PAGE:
May 03 2013

Inflatable Art in Hong Kong

by Noelle Bodick

An improbably large cockroach, suckling pig and pile of excrement are among the inflatable sculptures that arrived on Hong Kong’s West Kowloon waterfront last week. Welcome to the museum without walls where the future M+—due to open in 2017—has populated its construction site with temporary, vinyl art.

Bordering on the compressed bustle of the city, the show is a continuum of the street and appeals to the passerby in the same way as an amusement park or fair. The works, however, are not trivial in their intention or mild in their effect. A 16-meter high pile of feces by Paul McCarthy sits suggestively close to the ICC (International Commerce Center) Tower, while the symbol of Buddhist spirituality, a lotus flower, by Choi Jeong Hwa, has turned black, withering on the reclaimed promenade. Other works surfeit the viewer’s baser appetites and desires. Cao Fei enlarges a suckling pig, a traditional Chinese delicacy, to gross proportions. Across the park, a long lady, imagined by Tam Wai Ping, has fallen headfirst onto the waterfront. 

The seven outsized sculptures are a catchall of styles: comic, dark, monumental, banal—often all at once. At their best, the works—like Jeremy Deller’s bouncy replica of Stonehenge, a sacred monument cordoned off since 1977—consciously carve out public space in the densely packed and fiercely commercial city.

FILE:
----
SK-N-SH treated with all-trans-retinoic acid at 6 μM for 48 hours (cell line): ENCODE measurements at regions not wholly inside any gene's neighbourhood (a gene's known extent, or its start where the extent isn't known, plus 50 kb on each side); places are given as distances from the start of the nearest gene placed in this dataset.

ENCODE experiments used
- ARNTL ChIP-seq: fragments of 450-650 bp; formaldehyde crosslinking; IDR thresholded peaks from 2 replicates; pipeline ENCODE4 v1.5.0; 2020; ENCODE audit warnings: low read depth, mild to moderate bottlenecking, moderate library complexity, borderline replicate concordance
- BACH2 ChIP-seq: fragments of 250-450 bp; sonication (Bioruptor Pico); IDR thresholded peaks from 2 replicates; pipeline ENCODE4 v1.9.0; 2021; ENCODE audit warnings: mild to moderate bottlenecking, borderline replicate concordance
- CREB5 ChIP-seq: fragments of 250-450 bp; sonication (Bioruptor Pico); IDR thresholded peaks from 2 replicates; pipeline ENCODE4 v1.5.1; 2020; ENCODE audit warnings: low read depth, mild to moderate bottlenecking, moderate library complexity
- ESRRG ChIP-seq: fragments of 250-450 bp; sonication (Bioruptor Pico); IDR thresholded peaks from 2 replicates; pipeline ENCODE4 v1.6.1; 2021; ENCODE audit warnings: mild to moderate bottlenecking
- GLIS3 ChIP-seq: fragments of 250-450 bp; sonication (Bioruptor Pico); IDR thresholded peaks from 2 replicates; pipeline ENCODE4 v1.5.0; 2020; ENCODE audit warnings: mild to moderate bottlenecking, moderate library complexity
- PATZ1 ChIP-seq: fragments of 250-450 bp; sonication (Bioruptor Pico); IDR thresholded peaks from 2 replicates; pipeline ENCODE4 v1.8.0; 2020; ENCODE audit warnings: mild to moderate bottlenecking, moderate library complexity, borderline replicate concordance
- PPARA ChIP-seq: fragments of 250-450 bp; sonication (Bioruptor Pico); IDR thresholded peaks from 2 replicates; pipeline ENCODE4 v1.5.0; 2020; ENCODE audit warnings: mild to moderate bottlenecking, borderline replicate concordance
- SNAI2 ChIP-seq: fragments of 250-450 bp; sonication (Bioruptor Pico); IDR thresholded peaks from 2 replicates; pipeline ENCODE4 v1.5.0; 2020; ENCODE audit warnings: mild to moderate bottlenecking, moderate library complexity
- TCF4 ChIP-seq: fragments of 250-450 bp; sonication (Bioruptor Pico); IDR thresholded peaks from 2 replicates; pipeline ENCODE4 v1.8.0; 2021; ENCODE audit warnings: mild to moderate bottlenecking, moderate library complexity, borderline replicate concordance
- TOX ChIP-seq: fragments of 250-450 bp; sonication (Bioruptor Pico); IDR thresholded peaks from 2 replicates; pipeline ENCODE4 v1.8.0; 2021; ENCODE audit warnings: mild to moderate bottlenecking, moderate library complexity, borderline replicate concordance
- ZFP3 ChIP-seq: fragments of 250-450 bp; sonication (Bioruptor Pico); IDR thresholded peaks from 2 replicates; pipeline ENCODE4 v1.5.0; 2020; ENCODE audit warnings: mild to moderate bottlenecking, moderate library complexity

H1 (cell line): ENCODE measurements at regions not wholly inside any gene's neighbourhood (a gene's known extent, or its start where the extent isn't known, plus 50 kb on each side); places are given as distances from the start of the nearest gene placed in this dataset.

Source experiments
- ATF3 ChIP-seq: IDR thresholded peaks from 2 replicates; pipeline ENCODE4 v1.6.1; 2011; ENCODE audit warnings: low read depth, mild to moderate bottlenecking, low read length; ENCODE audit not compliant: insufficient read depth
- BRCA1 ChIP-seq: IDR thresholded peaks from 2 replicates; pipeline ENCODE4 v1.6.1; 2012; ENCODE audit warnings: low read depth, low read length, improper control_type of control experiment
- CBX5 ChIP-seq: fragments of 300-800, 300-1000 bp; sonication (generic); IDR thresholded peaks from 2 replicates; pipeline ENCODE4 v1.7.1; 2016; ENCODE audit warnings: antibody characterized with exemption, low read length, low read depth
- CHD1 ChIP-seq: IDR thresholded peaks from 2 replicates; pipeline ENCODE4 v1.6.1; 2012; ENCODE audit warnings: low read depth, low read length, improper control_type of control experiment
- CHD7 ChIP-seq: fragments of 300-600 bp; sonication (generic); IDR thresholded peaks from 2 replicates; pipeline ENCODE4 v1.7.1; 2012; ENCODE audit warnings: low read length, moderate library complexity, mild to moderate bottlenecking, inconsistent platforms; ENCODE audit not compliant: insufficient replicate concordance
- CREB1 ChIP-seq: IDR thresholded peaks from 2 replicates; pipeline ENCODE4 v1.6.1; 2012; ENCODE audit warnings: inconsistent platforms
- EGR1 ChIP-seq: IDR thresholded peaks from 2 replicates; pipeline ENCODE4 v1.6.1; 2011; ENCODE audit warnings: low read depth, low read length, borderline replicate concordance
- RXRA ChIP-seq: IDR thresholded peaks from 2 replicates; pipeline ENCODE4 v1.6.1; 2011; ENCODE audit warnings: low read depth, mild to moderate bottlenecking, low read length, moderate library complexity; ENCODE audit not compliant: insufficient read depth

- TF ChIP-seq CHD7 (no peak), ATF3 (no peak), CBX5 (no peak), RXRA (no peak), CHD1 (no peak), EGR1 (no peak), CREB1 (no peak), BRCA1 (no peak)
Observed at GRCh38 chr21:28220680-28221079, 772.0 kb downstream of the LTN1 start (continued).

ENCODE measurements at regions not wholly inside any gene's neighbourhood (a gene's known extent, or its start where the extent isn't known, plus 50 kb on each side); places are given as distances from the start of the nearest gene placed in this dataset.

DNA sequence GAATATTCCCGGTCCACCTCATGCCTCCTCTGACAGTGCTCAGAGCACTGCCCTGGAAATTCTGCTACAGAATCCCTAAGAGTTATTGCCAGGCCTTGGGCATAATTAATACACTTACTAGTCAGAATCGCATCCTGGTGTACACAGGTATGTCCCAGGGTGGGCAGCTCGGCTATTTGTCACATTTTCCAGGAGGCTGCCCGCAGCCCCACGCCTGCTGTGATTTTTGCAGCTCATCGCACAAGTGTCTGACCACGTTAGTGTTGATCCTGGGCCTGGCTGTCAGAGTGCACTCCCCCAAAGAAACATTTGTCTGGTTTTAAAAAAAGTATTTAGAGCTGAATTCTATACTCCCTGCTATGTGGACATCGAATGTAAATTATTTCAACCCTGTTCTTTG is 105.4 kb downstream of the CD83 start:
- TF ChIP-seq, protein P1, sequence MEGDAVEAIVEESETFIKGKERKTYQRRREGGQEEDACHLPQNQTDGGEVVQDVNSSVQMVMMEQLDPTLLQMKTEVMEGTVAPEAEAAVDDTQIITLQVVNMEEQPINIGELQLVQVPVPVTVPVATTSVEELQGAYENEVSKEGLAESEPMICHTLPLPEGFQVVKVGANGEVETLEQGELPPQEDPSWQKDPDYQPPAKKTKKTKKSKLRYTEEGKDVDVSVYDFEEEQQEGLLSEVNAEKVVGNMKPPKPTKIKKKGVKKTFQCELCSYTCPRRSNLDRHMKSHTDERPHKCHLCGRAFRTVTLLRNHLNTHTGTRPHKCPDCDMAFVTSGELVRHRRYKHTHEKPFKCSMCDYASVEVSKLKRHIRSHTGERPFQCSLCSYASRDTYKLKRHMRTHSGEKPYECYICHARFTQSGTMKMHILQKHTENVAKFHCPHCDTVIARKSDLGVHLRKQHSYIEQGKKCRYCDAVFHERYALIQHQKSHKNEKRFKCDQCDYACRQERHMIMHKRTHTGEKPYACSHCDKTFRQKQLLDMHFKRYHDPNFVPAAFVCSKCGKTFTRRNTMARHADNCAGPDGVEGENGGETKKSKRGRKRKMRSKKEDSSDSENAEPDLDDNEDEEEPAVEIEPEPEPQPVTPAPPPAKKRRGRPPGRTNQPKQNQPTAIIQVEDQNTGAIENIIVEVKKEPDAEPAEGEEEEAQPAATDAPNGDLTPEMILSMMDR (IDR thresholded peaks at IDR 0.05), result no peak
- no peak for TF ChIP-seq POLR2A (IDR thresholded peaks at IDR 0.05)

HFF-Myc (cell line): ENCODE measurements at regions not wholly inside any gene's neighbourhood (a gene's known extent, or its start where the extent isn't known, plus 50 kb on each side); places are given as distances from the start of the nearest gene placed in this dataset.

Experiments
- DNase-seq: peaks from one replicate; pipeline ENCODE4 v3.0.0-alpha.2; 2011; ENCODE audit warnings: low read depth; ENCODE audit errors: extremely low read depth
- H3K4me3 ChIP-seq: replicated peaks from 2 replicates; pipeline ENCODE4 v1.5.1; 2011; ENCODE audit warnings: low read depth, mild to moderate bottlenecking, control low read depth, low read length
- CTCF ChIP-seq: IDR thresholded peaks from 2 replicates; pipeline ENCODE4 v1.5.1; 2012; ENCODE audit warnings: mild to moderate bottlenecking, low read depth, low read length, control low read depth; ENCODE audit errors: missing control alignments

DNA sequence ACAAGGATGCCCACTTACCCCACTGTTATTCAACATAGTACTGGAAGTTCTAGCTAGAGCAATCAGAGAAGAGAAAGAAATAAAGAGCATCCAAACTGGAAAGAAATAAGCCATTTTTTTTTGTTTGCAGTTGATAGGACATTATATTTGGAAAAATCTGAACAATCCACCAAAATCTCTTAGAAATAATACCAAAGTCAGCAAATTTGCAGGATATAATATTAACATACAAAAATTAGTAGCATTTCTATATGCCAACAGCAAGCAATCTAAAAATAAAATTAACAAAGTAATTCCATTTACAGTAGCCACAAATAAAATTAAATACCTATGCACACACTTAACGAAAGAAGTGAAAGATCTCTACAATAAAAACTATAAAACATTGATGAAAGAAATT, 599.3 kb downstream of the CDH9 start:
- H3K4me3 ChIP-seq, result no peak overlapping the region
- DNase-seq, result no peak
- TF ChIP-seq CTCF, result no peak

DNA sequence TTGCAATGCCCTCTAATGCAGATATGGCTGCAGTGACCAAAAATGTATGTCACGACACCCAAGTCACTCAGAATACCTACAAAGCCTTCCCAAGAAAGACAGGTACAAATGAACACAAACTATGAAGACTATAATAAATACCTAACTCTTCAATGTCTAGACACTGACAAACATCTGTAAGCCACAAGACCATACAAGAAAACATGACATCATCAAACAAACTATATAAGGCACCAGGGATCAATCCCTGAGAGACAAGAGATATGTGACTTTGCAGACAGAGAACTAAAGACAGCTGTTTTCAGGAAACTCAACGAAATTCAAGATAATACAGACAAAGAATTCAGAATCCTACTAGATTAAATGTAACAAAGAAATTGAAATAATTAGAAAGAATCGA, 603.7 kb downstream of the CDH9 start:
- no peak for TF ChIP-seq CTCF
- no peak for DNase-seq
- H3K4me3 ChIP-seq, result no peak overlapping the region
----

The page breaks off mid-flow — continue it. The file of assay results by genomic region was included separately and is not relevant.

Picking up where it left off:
Here’s a look at the opening day . . . 

After a fantastic fall, a cockroach and round-bottomed woman have landed headfirst on the promenade.

TAM WAI PING, Falling into the Mundane World, 2013.

On Wednesday, Paul McCarthy’s Complex Pile was still inflated. The next day, however, after a heavy rainstorm, the sculpture tore and collapsed into a shapeless pool of plastic.

PAUL MCCARTHY, Complex Pile, 2007.

Cao Fei swells a Chinese delicacy, a suckling pig—glazed, cherry-eyed and festooned with flowers—to a grotesque size. Inside, inflatable pork rinds are piled underneath the cathedral-like rib cage. House of Treasures feels like the strange meeting of a PETA campaign and funhouse. 

CAO FEI, House of Treasures, 2013.

CAO FEI, House of Treasures, 2013.

Jeremy Deller’s bouncy replica of Stonehenge invites visitors into the ancient British monument that is sealed off from public access. Here, an ex-pat approaches the plinths to enjoy the right denied him on his native soil. 

JEREMY DELLER, Sacrilege, 2012.

In front of the ICC Tower, a giant black lotus breathes life into the dull financial center . . . or else its life has been sucked dry by the commercial atmosphere.   

CHOI JEONG HWA, Emptiness is Form. Form is Emptiness., 2013.

At dawn, a congregation gathers under Tomás Saraceno’s gorgeous, iridescent form. Unaided by machine, the air is heated by a greenhouse effect that lifts the thin layers of foil off the ground. 

TOMÁS SARACENO, Poetic Cosmos of the Breath, 2007.

Noelle Bodick is assistant editor of ArtAsiaPacific and is based in Hong Kong.